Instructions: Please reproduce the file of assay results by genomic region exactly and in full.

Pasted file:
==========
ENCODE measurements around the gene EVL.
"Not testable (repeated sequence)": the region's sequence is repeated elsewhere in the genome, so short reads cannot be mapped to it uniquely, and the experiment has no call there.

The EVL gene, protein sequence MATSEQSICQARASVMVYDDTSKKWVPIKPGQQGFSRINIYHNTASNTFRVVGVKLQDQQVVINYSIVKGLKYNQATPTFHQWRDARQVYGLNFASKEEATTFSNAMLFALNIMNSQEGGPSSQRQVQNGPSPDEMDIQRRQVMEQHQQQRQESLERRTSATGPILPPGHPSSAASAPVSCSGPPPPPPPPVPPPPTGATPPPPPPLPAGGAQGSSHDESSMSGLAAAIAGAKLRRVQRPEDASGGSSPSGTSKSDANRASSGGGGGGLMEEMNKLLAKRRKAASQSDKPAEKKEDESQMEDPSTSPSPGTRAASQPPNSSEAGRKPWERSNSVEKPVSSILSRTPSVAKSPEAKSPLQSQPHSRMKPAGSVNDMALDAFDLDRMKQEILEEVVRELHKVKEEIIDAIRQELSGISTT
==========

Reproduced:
ENCODE measurements around the gene EVL.
"Not testable (repeated sequence)": the region's sequence is repeated elsewhere in the genome, so short reads cannot be mapped to it uniquely, and the experiment has no call there.

The EVL gene, protein sequence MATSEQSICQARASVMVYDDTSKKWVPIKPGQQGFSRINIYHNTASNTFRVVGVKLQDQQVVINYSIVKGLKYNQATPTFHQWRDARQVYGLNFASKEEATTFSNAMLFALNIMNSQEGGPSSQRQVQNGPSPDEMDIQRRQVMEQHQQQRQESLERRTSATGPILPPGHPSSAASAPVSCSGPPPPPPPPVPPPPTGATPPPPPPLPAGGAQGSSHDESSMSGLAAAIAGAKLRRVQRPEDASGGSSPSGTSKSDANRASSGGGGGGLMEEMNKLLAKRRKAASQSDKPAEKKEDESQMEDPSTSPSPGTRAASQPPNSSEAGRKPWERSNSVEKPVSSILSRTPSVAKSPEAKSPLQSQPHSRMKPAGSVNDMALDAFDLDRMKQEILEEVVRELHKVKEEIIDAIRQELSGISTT